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Gâtinais (French pronunciation: [ɡɑtinɛ]; or Gâtine) was a province of France, containing the area around the valley of the Loing, corresponding roughly to the northeastern part of the département of Loiret, and the south of the present department of Seine-et-Marne. Under the Bourbons, the Gâtinais had already been divided between the provinces of Île-de-France and Orléans. In the words of the modern tourist slogan for the "two Gâtinais", it lies between the Seine and the Loire.
Under the Franks, Gâtinais was the pagus Wastinensis (eventually to become Wasteney in the 20th Century), (or Vastinensis) one of five belonging to the Archbishop of Sens. The west part of Puisaye and the archbishop's other fiefs in the northwest of the modern department of Yonne, west of that river, are also often considered part of Gâtinais; as is the area around Étampes in the present department of Essonne. Around the 10th century, the main town of this province was Château-Landon, and a twenty-five mile circle around Notre-Dame de Château-Landon basically comprised it.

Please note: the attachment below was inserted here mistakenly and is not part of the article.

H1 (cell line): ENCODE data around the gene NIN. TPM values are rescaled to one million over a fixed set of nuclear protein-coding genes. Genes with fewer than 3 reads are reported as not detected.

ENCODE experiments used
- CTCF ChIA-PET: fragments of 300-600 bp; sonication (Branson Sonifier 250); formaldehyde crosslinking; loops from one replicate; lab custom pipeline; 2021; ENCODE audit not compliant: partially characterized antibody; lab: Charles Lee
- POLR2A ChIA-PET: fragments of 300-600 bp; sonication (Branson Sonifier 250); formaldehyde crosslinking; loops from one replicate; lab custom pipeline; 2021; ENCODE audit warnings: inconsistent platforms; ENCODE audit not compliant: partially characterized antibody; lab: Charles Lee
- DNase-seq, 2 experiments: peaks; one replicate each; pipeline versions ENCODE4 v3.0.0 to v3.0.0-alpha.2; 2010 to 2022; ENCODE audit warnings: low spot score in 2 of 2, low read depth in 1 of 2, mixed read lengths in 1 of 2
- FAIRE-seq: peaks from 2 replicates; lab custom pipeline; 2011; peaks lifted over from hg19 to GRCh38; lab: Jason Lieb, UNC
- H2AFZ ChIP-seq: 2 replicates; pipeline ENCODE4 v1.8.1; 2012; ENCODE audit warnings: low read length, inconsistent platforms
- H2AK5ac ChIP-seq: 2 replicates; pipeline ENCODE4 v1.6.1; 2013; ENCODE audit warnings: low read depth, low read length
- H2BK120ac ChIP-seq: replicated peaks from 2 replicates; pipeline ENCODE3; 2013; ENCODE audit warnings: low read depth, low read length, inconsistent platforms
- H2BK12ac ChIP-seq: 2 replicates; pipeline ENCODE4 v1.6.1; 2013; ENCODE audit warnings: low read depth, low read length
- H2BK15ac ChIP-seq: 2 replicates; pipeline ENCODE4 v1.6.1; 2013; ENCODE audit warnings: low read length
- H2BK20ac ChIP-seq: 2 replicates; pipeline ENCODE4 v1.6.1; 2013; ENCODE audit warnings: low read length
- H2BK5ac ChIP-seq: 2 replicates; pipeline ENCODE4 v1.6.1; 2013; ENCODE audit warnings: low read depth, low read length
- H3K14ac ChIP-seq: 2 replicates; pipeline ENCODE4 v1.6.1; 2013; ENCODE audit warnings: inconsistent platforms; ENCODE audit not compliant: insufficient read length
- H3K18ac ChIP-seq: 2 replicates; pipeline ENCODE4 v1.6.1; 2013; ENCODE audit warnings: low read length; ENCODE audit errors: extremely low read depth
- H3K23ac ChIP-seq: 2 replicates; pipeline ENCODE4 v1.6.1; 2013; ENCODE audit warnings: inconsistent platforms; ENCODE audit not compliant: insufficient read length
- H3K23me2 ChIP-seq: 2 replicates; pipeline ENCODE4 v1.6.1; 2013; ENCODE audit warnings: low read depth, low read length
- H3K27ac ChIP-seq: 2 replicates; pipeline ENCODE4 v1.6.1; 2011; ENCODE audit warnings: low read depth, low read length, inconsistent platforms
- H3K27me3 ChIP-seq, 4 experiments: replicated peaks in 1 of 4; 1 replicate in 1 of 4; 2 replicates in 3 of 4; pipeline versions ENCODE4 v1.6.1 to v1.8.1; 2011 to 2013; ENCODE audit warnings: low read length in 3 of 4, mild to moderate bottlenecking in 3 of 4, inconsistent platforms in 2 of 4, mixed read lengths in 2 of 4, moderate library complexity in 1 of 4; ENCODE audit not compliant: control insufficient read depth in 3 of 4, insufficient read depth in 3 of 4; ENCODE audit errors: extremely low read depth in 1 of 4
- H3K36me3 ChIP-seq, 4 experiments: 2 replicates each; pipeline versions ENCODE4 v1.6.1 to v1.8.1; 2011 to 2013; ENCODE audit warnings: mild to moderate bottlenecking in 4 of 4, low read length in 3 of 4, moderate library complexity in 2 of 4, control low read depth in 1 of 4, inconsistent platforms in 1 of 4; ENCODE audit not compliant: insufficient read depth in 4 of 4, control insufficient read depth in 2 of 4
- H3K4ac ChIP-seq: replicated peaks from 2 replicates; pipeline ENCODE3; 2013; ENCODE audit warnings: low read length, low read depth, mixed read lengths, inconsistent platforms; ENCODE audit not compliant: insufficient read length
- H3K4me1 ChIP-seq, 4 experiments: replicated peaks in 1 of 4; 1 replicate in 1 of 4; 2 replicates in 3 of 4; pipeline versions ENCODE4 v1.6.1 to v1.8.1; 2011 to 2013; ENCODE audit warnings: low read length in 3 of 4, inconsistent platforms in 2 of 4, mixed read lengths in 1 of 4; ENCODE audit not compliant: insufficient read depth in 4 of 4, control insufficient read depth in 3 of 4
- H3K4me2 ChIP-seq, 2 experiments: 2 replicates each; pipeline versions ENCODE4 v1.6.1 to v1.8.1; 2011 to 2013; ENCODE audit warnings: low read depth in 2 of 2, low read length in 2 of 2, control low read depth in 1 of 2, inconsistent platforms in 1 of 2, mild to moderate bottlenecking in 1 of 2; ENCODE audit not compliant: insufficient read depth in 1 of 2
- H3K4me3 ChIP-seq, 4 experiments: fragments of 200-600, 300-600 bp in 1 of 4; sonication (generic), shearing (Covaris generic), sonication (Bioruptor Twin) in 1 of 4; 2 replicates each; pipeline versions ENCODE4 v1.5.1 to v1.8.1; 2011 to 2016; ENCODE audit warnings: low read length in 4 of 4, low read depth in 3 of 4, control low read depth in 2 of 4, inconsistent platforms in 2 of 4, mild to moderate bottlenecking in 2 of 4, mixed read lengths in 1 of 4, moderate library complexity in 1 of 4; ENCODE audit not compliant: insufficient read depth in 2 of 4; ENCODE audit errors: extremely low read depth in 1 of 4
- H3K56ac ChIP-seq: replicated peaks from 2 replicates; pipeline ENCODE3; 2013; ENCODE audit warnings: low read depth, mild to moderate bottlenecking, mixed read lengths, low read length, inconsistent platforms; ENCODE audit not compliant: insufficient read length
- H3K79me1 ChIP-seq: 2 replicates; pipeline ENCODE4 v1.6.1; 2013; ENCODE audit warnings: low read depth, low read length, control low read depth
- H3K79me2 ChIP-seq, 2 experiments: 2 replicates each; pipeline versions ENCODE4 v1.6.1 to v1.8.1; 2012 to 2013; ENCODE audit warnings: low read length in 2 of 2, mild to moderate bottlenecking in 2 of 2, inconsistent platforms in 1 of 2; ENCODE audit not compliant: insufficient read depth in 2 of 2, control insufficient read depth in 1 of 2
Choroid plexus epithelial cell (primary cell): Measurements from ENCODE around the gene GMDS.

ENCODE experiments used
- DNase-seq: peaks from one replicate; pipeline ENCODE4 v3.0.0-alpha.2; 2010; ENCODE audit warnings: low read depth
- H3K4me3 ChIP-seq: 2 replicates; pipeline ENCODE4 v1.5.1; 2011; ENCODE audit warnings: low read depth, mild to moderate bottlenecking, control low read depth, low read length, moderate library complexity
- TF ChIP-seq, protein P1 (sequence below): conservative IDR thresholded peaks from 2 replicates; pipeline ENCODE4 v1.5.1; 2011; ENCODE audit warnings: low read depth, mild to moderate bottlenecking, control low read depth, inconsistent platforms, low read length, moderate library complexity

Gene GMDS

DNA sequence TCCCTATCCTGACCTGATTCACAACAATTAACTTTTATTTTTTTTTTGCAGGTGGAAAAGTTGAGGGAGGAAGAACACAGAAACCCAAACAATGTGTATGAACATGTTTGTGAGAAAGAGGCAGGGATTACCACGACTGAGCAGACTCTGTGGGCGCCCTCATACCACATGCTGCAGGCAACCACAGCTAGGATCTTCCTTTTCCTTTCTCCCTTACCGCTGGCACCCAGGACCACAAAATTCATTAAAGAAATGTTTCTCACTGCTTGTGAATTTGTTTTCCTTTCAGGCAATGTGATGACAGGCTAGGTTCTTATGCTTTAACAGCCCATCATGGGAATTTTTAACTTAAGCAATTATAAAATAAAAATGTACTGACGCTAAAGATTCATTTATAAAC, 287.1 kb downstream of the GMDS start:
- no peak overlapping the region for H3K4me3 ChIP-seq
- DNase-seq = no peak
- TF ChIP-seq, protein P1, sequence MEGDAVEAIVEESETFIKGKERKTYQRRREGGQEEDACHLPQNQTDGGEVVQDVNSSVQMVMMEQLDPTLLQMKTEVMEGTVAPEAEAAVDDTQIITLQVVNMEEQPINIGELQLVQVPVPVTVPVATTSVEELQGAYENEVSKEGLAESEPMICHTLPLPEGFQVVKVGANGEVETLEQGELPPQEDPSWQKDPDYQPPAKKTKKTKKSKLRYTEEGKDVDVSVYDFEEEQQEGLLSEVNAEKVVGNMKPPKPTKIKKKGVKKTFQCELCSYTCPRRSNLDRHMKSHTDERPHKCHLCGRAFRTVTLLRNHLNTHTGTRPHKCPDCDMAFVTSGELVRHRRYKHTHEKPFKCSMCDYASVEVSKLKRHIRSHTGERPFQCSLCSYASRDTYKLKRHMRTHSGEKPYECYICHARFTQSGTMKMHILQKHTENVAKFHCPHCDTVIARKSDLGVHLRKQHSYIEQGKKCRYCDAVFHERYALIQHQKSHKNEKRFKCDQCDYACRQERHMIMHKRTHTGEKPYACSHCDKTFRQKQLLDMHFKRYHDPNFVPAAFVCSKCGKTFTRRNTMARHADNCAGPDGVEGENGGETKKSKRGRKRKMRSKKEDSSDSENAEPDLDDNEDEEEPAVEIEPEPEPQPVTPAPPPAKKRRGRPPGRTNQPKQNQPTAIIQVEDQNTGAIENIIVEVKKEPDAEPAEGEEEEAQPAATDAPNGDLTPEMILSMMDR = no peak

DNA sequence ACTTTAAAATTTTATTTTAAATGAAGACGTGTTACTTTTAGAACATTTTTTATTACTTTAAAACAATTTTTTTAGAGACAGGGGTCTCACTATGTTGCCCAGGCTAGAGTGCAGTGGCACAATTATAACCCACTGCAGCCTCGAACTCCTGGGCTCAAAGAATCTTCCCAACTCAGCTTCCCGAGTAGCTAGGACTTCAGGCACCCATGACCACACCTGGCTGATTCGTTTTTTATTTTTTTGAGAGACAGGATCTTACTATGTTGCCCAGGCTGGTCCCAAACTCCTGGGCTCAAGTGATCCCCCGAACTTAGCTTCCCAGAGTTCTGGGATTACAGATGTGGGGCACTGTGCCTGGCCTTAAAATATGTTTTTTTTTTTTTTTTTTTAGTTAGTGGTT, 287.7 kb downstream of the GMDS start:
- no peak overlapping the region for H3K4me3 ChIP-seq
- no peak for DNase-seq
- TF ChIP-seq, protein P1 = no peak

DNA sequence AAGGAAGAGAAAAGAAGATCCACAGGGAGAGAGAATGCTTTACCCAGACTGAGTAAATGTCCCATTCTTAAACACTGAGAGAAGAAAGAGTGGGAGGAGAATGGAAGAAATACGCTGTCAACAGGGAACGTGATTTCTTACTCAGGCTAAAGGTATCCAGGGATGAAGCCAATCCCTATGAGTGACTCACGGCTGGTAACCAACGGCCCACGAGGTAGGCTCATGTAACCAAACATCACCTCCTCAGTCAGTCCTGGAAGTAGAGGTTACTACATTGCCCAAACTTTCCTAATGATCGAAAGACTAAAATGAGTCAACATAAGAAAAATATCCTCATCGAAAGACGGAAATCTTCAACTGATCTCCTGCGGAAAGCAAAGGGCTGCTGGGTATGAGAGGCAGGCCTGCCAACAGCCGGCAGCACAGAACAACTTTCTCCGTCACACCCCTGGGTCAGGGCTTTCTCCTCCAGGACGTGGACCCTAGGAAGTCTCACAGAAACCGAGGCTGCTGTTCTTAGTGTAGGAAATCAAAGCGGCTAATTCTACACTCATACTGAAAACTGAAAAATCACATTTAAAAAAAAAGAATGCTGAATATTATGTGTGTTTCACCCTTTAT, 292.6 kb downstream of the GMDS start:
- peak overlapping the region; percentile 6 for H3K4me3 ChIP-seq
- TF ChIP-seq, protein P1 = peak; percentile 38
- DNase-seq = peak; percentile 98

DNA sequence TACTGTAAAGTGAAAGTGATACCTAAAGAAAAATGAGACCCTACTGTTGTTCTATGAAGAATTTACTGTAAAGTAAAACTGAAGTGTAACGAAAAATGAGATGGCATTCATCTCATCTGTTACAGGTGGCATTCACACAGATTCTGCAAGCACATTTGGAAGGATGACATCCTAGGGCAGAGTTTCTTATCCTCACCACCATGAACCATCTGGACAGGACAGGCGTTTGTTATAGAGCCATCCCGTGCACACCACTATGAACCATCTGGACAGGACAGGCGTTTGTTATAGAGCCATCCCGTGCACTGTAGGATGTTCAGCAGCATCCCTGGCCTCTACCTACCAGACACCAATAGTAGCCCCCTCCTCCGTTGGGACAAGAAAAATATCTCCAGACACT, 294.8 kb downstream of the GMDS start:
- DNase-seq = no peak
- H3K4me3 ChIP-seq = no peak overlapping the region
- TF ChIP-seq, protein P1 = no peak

The western part, Gâtinais orléanais, approximately corresponds to the arrondissements of Montargis and a large part of Pithiviers, in Loiret. Pithiviers has for several centuries been the most representative town of Gâtinais. The eastern part, Gâtinais français, had Nemours as its chief town, and corresponds to the arrondissement of Fontainebleau in Seine-et-Marne.
This is an essentially agricultural area, although the west is wooded. It was for several centuries known for its saffron, a crop that disappeared from this area because of the heavy charges on human work and the impossibility to mechanise this particular crop; these days saffron makes a timid reappearance in the local fields under the impulse of natural regional park of Gâtinais français. It is also famous for its honey, produced by traditional methods in the whole area.